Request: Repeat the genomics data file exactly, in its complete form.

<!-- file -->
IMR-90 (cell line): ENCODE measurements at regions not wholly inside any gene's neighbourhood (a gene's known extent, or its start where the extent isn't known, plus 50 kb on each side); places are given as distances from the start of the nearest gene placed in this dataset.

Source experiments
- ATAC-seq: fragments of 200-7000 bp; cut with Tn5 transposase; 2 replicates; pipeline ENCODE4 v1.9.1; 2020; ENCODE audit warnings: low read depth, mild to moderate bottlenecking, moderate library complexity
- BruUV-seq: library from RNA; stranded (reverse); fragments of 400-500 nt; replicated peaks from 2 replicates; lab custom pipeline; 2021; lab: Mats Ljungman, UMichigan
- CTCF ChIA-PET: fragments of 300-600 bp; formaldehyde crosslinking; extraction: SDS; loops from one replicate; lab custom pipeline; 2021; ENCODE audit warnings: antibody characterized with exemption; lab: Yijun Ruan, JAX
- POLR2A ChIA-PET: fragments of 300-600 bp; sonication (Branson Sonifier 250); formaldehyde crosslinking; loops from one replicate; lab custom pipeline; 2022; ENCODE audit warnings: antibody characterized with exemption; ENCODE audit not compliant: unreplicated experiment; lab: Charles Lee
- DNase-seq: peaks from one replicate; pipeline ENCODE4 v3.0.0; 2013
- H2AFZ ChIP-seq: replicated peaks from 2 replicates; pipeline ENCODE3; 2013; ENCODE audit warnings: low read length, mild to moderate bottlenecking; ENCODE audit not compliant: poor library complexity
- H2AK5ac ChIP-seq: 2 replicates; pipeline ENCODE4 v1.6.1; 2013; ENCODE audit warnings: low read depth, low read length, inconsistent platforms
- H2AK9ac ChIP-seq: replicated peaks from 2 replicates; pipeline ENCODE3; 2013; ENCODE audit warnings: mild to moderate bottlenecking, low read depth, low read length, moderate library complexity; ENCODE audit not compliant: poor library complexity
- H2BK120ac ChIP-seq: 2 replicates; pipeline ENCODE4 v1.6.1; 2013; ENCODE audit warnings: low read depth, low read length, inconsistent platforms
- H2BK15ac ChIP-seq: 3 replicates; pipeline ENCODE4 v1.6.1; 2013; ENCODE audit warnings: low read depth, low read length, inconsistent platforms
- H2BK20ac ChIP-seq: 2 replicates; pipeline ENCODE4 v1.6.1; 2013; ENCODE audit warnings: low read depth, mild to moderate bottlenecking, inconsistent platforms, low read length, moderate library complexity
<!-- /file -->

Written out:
IMR-90 (cell line): ENCODE measurements at regions not wholly inside any gene's neighbourhood (a gene's known extent, or its start where the extent isn't known, plus 50 kb on each side); places are given as distances from the start of the nearest gene placed in this dataset.

Source experiments
- ATAC-seq: fragments of 200-7000 bp; cut with Tn5 transposase; 2 replicates; pipeline ENCODE4 v1.9.1; 2020; ENCODE audit warnings: low read depth, mild to moderate bottlenecking, moderate library complexity
- BruUV-seq: library from RNA; stranded (reverse); fragments of 400-500 nt; replicated peaks from 2 replicates; lab custom pipeline; 2021; lab: Mats Ljungman, UMichigan
- CTCF ChIA-PET: fragments of 300-600 bp; formaldehyde crosslinking; extraction: SDS; loops from one replicate; lab custom pipeline; 2021; ENCODE audit warnings: antibody characterized with exemption; lab: Yijun Ruan, JAX
- POLR2A ChIA-PET: fragments of 300-600 bp; sonication (Branson Sonifier 250); formaldehyde crosslinking; loops from one replicate; lab custom pipeline; 2022; ENCODE audit warnings: antibody characterized with exemption; ENCODE audit not compliant: unreplicated experiment; lab: Charles Lee
- DNase-seq: peaks from one replicate; pipeline ENCODE4 v3.0.0; 2013
- H2AFZ ChIP-seq: replicated peaks from 2 replicates; pipeline ENCODE3; 2013; ENCODE audit warnings: low read length, mild to moderate bottlenecking; ENCODE audit not compliant: poor library complexity
- H2AK5ac ChIP-seq: 2 replicates; pipeline ENCODE4 v1.6.1; 2013; ENCODE audit warnings: low read depth, low read length, inconsistent platforms
- H2AK9ac ChIP-seq: replicated peaks from 2 replicates; pipeline ENCODE3; 2013; ENCODE audit warnings: mild to moderate bottlenecking, low read depth, low read length, moderate library complexity; ENCODE audit not compliant: poor library complexity
- H2BK120ac ChIP-seq: 2 replicates; pipeline ENCODE4 v1.6.1; 2013; ENCODE audit warnings: low read depth, low read length, inconsistent platforms
- H2BK15ac ChIP-seq: 3 replicates; pipeline ENCODE4 v1.6.1; 2013; ENCODE audit warnings: low read depth, low read length, inconsistent platforms
- H2BK20ac ChIP-seq: 2 replicates; pipeline ENCODE4 v1.6.1; 2013; ENCODE audit warnings: low read depth, mild to moderate bottlenecking, inconsistent platforms, low read length, moderate library complexity